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Incriminating Silence: How the Unheard Defendant in 12 Angry Men Speaks to Our Now

Time: Oct. 13, 2019, 3:45 p.m. - 5 p.m.

Location: Sutton Pavilion at Syracuse Stage, 820 East Genesee Street

Part of the Syracuse Symposium

Part of the Syracuse Symposium series.

Todd A. Berger (Syracuse University College of Law)
Lanessa Chaplin (NYCLU)
Sanjay Chhablani (Syracuse University College of Law)

All are welcome to this free, public panel discussion scheduled between Sunday performances of 12 Angry Men at Syracuse Stage, focused on issues of race in the American judicial system.

In Reginald Rose's taut and compelling jury room-drama, a 19-year-old man has stood trial for murdering his father. What seems an open-and-shut case is anything but when one of the jurors begins opening other jurors' eyes to the facts. Although never seen or heard -- his absence and silence is his presence -- the dialogue suggests the defendant is a person of color, a "them," an other in the eyes of most of the jury.

This panel discussion with Q&A -- part of this year's Syracuse Symposium on "Silence," -- uses the live theatre performance as a point of departure to discuss systemic race bias in the American criminal justice system and what is gained (or lost) when the object of that bias is silent within the drama.

Panelist bios:

Todd A. Berger joined the College of Law faculty in 2012. He is currently an Associate Professor, serving as Director of Advocacy Programs. Berger's scholarship concentrates in the areas of criminal law and procedure, as well as the intersection of trial advocacy and attorney ethics.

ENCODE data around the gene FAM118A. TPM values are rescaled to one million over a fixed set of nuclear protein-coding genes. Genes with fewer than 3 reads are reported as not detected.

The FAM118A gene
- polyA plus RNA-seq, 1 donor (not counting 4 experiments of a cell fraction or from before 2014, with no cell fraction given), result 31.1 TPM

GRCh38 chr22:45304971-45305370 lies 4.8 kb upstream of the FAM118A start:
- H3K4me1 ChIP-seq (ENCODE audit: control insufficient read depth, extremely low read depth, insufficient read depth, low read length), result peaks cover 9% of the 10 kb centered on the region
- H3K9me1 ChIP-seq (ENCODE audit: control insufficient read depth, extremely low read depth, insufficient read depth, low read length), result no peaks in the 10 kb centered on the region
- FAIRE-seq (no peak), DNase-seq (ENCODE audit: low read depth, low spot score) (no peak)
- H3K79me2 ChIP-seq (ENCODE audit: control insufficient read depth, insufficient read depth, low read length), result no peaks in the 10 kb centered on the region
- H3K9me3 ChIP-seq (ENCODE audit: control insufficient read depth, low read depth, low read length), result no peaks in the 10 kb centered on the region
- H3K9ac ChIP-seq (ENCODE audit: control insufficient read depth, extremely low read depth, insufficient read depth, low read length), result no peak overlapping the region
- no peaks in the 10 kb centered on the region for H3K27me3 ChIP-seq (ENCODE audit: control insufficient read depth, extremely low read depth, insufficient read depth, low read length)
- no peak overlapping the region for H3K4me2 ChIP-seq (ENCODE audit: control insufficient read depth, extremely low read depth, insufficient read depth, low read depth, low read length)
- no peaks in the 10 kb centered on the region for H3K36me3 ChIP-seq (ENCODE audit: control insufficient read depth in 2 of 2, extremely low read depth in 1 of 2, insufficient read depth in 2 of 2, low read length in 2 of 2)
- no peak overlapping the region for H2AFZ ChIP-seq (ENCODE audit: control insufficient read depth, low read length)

Lenessa L. Chaplin, Esq., is Project Counsel for the New York Civil Liberties Union. Immediately prior to joining NYCLU she was lead attorney for the Volunteer Lawyers Project, where she defended formerly incarnated individuals from employment discrimination. She began her legal career in 2012 at Hiscock Legal Aide’s Appellate division where she drafted appeals on behalf of inmates to right the wrongs of the lower courts. Her work with the incarcerated population sparked her interest in public policies. Lanessa served as Legal Counsel to Assembly member Sam Roberts and went on to serve as the Deputy Secretary to the Speaker of the New York State Assembly, working closely on anti-poverty initiatives, and criminal justice reform. Most notably, she is the Founder and Executive Director of the William Herbert Johnson Bar Association of Central New York, the only minority bar association in the region. Lanessa is a native of Syracuse NY and a proud Henninger Black Knight. 

Sanjay Chhablani's teaching and research focusses on criminal law and procedure. His scholarly work has addressed the Sixth Amendment, the right to counsel, the right to jury trial and the death penalty. Chhablani also teaches at the Forensic and National Security Sciences Institute at Syracuse University and collaborates with the Forensic Psychiatry Fellowship Program at SUNY Upstate Medical University.


Tina Morgan, Syracuse Stage